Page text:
What Today’s Regulators Are Up To: Scaring Lenders, Confusing Borrowers
There is a place for government when it comes to things as helping veterans afford homes, but other regulations continue overly burdensome in longtime lending executive Steve Calk’s eyes.
“It’s the little tweaks that have driven the industry crazy,” says Calk, chairman/CEO of the Federal Savings Bank and Chicago Bancorp and an aspiring future regulator. “We are grossly overregulated.”
Calk, a former veteran who runs a large, family-run U.S. retail home loan business and bank still fails to understand why regulation has to be so complex. He has been an advocate of making documents far simpler than currently proposed but finds existing efforts to that end fall short.
“Those responsible for attempting to simplify the documentation have good intentions. I don’t doubt for a second that their intentions are pure,” he says. “Unfortunately, the end result still seems to be scaring lenders and confusing borrowers.”
“I just don’t understand why it can’t be three pages,” he says, noting that he has done his best to share his thoughts with regulatory officials. “I wrote my letters. I have received calls from folks at the highest levels of our government and I’ve offered my simple feedback. I don’t feel like we were listened to.”
Instead regulation has continued to necessitate day-to-day changes in the loan manufacturing process that Calk’s company has been able to handle thanks to what he describes as a seven-figure investment in technology during the refinancing boom.
“It’s done and paid for,” he says, adding that he finds it hard to envision how one could keep up with all the changes without such an investment.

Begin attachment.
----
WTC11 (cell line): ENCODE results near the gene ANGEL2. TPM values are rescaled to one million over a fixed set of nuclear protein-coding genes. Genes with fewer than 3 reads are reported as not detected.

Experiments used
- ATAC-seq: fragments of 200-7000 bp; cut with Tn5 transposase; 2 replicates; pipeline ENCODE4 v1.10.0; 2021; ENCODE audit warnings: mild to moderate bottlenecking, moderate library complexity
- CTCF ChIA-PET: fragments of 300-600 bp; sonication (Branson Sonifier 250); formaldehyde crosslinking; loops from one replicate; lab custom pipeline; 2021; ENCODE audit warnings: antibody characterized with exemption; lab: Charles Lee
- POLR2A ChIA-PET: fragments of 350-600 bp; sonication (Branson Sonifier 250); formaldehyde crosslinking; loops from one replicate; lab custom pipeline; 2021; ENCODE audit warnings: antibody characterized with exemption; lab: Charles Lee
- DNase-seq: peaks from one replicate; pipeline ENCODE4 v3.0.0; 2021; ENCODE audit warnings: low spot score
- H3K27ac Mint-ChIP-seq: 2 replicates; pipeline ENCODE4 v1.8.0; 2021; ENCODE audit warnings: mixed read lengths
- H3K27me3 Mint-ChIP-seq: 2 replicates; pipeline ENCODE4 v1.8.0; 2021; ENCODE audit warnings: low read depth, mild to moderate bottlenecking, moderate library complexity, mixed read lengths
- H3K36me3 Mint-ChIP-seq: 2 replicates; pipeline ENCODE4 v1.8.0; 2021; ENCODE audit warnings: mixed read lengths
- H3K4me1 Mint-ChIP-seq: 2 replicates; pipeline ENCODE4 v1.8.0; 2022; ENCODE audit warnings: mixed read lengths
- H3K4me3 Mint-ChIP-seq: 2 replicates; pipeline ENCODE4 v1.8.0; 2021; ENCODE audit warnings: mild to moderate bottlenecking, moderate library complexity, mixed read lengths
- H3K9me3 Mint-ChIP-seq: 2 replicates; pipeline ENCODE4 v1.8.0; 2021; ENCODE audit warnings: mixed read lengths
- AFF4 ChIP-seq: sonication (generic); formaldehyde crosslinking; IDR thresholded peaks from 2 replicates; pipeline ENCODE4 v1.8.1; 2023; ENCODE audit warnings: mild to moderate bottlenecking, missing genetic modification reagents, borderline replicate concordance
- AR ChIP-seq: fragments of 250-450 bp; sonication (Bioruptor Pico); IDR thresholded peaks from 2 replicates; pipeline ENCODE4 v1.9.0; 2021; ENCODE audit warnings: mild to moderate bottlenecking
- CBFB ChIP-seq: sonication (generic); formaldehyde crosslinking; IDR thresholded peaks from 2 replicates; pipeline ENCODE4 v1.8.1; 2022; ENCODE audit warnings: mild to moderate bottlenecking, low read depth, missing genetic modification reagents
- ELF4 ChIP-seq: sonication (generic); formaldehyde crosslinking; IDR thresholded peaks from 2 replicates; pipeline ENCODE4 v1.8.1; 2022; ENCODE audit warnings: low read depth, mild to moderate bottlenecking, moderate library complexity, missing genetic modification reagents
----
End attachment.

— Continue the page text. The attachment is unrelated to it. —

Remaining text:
The dwindling in refinancing as well as regulatory change has been tough on a lot of companies this year and it is likely to be awhile before this type of business rebounds again.
“So many [borrowers] have taken advantage of these incredibly low interest rates the last two years. They’re not going be coming back to refinance,” Freddie Mac chief economist Frank Nothaft recently noted.
Calk’s company has been able to weather the shift in market cycles as well at the regulatory onslaught because his more than 20 years of experience in the industry taught him to save for a rainy day during the good times, he says. “This is my fifth full economic cycle,” he notes.
The Federal Savings Bank is relatively large and has been able to manage the costs of regulatory and market change, but “the cost of manufacturing a loan has become almost prohibitive for a broker and a smaller mortgage banker.”
“There’s more concentration in the top three or four retail banks, doesn’t that create a massive threat to everything we’re concerned about?” he asks.
“It has become so burdensome for a homeowner to get a mortgage and the recourse is so litigious [for lenders], people are just saying it’s not worth the hassle,” says Calk. “The people that will get hurt the most are the ones that we need to help the most, like the FHA/VA borrower. That’s my greatest fear as a veteran-owned bank.”